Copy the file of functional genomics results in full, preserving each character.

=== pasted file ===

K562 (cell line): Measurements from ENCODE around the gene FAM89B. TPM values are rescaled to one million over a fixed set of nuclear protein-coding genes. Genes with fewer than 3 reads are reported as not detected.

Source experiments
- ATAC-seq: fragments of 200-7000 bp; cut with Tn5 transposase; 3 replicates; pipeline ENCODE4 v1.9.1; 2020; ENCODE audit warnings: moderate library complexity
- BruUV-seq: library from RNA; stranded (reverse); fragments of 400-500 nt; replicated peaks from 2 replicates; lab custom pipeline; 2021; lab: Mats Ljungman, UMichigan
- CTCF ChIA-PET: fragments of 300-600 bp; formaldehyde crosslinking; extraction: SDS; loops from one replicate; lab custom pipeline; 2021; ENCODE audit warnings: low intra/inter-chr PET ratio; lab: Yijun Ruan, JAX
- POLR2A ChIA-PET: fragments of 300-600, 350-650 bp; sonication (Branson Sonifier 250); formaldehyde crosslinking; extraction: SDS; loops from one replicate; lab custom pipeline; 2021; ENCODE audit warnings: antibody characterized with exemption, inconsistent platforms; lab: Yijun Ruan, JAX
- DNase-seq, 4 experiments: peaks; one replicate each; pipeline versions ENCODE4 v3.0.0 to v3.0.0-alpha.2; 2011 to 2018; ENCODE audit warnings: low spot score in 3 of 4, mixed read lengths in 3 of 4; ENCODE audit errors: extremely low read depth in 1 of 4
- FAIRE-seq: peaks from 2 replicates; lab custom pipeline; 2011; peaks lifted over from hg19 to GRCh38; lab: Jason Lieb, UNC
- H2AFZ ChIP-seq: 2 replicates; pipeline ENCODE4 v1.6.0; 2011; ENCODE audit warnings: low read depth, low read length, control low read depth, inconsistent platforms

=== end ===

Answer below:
K562 (cell line): Measurements from ENCODE around the gene FAM89B. TPM values are rescaled to one million over a fixed set of nuclear protein-coding genes. Genes with fewer than 3 reads are reported as not detected.

Source experiments
- ATAC-seq: fragments of 200-7000 bp; cut with Tn5 transposase; 3 replicates; pipeline ENCODE4 v1.9.1; 2020; ENCODE audit warnings: moderate library complexity
- BruUV-seq: library from RNA; stranded (reverse); fragments of 400-500 nt; replicated peaks from 2 replicates; lab custom pipeline; 2021; lab: Mats Ljungman, UMichigan
- CTCF ChIA-PET: fragments of 300-600 bp; formaldehyde crosslinking; extraction: SDS; loops from one replicate; lab custom pipeline; 2021; ENCODE audit warnings: low intra/inter-chr PET ratio; lab: Yijun Ruan, JAX
- POLR2A ChIA-PET: fragments of 300-600, 350-650 bp; sonication (Branson Sonifier 250); formaldehyde crosslinking; extraction: SDS; loops from one replicate; lab custom pipeline; 2021; ENCODE audit warnings: antibody characterized with exemption, inconsistent platforms; lab: Yijun Ruan, JAX
- DNase-seq, 4 experiments: peaks; one replicate each; pipeline versions ENCODE4 v3.0.0 to v3.0.0-alpha.2; 2011 to 2018; ENCODE audit warnings: low spot score in 3 of 4, mixed read lengths in 3 of 4; ENCODE audit errors: extremely low read depth in 1 of 4
- FAIRE-seq: peaks from 2 replicates; lab custom pipeline; 2011; peaks lifted over from hg19 to GRCh38; lab: Jason Lieb, UNC
- H2AFZ ChIP-seq: 2 replicates; pipeline ENCODE4 v1.6.0; 2011; ENCODE audit warnings: low read depth, low read length, control low read depth, inconsistent platforms